Gender Differences in Social Play in Early Childhood

    Gender differences within child's play are not consistent over time. Studies focusing on children in preschool found that girls typically develop social and structured forms of play at a younger age than boys, however, males displayed more solitary play. "During solitary play, children (ranging from ages three to 18 months) are very busy with play and they may not seem to notice other children sitting or playing nearby. They are exploring their world by watching, grabbing and rattling objects, and often spend much of their time playing on their own. Solitary play begins in infancy and is common in toddlers. This is because of toddlers’ limited social, cognitive, and physical skills. However, it is important for all age groups to have some time to play by themselves".[6] [10] Males typically catch up to females at the next developmental stage when associated and cooperative play is the primary focus. There are a number of reasons female children have an advantage when it comes to social play. Play involves communication, role taking, and cooperation. Socio-cognitive skills, such as language and theory-of-mind, are acquired at an earlier age for females. Within the first year, females show stronger social orientation responses and facial recognition, and more eye contact. These skills translate to social competence with peers. Another reason females may appear to have a higher quality of play may be related to gendered toys. A study showed that both male and female children had the greatest play complexity when they played with toys that were stereotypical female toys, compared to when they played with neutral or male stereotyped toys. [11]

    Activities in Adulthood

    Figure \(\PageIndex{2}\): Adults at a party in Barcelona

    Throughout childhood, a play is essential for children’s enculturation. As humans mature into adults, the idea of playing seems to fade. Leisure activities of intrinsic value are vital for both physical and mental health, attaining a sense of fulfillment in life, and for overall happiness. The importance of play and leisure are constantly overlooked when combating stress. Stress has been shown to have negative effects on areas ranging from national health to the economy. A Canadian study estimated that 12 billion dollars are lost every year due to stress and 43% of Americans report suffering from a job-related burnout. These problems are often attributed to the lack of vacation time in America, or in other words, a lack of leisure and play.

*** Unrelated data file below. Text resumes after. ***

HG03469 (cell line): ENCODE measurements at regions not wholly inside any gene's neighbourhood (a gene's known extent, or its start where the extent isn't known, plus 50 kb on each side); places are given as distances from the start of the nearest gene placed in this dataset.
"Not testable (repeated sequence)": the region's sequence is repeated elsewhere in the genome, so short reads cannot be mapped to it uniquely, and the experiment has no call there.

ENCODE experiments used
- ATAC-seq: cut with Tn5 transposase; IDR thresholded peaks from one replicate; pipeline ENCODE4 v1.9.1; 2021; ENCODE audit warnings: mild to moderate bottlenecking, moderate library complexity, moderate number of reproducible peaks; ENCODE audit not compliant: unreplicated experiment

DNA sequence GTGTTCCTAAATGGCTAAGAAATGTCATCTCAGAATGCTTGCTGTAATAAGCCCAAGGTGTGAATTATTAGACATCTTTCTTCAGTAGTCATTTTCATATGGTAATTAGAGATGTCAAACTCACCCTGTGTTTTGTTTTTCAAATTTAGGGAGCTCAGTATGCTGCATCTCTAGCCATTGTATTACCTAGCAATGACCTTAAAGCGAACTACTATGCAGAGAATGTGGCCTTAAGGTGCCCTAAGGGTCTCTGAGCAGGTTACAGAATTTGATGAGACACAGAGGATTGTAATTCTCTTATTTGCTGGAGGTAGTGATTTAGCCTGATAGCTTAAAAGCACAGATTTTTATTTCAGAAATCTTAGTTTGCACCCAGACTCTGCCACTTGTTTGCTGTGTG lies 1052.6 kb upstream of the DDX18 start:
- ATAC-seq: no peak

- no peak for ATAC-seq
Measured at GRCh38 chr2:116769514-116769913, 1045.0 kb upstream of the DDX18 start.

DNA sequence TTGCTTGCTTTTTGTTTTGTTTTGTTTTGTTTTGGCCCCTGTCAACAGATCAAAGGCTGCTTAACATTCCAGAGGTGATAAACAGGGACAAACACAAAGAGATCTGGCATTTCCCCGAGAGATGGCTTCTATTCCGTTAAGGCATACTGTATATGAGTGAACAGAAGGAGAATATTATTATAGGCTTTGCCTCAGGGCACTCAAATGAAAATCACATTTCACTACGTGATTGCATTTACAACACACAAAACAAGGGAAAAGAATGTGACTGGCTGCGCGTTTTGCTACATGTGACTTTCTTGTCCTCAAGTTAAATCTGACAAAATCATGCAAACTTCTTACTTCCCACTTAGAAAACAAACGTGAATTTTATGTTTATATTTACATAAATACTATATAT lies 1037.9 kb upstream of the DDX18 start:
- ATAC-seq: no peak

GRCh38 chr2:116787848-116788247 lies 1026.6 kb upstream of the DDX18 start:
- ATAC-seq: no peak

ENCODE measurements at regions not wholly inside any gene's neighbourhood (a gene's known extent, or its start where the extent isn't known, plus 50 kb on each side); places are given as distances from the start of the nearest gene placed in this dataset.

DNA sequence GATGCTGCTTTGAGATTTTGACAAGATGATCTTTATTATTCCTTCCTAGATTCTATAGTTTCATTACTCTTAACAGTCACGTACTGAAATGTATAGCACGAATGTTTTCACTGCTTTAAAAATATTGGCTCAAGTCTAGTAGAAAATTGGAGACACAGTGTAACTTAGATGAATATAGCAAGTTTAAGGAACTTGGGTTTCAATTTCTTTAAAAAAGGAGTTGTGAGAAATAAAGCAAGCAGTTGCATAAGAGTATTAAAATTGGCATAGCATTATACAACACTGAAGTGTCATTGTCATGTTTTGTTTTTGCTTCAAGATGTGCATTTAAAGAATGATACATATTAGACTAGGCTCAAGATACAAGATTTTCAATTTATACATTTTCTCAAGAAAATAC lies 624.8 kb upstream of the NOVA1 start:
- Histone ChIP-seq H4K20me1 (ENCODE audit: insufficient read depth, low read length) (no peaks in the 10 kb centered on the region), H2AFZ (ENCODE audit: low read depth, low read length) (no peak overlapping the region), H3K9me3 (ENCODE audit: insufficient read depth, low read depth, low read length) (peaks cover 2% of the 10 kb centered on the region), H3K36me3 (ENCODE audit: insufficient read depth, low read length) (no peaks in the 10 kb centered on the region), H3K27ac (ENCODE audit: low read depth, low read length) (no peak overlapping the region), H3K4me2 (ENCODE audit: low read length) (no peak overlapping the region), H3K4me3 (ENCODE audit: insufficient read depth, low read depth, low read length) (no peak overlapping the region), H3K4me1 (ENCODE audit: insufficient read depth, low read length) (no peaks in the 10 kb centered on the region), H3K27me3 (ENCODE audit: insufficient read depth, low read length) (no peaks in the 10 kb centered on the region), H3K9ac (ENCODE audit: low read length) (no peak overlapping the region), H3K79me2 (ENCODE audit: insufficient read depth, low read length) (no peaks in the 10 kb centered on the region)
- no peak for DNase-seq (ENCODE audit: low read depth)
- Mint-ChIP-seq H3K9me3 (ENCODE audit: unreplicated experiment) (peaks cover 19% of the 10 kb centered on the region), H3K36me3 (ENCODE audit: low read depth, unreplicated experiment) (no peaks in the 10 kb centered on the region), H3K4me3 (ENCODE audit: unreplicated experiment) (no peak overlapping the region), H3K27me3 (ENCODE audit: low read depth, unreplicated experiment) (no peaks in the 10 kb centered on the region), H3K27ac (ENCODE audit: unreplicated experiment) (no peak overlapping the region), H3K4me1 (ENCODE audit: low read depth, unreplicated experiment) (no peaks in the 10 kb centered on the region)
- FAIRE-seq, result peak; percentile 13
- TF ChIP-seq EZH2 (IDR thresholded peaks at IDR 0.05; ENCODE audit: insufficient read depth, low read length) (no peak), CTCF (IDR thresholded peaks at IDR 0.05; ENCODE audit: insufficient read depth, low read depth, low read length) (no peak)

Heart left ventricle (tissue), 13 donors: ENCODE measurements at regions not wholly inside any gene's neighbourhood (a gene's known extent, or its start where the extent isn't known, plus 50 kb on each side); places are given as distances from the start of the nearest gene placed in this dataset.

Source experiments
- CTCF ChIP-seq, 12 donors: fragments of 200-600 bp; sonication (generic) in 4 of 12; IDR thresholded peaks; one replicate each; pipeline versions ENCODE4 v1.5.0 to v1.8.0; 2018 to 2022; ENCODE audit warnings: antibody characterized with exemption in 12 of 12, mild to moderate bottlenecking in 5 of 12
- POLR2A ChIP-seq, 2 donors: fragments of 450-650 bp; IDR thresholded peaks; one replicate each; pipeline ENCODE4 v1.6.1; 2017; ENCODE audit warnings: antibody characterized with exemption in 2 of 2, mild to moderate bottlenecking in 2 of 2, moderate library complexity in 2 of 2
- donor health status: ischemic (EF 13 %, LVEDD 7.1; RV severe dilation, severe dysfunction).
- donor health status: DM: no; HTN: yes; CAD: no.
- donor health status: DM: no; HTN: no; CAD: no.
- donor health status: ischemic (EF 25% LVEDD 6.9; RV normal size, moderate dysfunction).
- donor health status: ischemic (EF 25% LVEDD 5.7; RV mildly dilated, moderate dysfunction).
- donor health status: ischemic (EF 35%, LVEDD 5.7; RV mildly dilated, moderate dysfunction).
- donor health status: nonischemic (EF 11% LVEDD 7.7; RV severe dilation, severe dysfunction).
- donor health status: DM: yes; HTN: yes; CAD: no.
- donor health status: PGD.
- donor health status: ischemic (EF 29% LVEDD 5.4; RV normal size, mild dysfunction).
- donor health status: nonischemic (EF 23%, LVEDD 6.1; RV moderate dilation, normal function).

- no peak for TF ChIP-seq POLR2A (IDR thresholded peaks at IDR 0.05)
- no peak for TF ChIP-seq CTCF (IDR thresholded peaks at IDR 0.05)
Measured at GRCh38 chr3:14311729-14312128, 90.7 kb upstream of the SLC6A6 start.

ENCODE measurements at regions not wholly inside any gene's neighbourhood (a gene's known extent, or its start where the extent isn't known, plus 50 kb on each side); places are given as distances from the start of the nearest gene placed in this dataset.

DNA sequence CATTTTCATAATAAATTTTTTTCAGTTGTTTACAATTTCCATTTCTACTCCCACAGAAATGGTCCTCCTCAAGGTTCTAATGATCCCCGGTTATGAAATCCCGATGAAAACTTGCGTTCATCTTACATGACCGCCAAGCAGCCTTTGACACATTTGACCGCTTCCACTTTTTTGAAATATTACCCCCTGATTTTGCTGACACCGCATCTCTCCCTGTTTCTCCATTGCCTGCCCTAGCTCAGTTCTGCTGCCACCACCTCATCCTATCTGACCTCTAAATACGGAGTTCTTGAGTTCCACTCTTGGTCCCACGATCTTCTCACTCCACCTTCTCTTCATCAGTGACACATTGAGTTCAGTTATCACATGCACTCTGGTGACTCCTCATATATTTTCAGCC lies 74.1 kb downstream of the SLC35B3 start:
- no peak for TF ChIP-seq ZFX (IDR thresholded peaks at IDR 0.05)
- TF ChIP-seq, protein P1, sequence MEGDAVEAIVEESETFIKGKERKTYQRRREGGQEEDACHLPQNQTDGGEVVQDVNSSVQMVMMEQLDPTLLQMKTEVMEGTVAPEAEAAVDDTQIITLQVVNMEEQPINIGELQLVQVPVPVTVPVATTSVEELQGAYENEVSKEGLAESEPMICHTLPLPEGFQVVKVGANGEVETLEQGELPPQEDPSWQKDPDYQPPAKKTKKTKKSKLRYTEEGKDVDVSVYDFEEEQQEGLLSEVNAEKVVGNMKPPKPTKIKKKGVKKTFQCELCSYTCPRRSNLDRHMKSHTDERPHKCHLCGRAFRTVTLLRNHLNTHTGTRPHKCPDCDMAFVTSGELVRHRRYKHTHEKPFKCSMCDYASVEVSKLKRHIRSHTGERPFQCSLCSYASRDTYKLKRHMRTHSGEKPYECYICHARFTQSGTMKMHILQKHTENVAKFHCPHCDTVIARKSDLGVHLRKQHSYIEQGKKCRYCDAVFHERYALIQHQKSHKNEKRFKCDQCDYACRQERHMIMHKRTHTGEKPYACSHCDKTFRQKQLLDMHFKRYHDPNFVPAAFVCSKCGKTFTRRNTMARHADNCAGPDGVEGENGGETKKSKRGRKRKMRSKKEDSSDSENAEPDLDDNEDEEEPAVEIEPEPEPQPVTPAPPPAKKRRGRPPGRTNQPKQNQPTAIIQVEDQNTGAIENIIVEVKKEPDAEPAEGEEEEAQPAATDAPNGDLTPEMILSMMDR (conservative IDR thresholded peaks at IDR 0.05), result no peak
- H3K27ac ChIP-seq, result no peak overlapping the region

When adults are given the time to engage in activities of play such as sports, hobbies, dancing, or various other recreational activities there are distinct benefits to their quality of life. In Jim Rice’s article, “Why Play”, [7] he writes about how adults often feel like victims of time, brought down with obligations to spend all of our time productively. What most adults don't realize is that play and leisure are productive in the sense that they are important for overall wellbeing and reduce stress which in the long run increases productivity in other areas. Some ways adults can play is by doing activities outside like hiking or boating, interacting with friends, or going out for drinks and dancing.

    This page titled 5.1: Play is shared under a CC BY-SA 4.0 license and was authored, remixed, and/or curated by Wikibooks - Cultural Anthropology (Wikibooks) .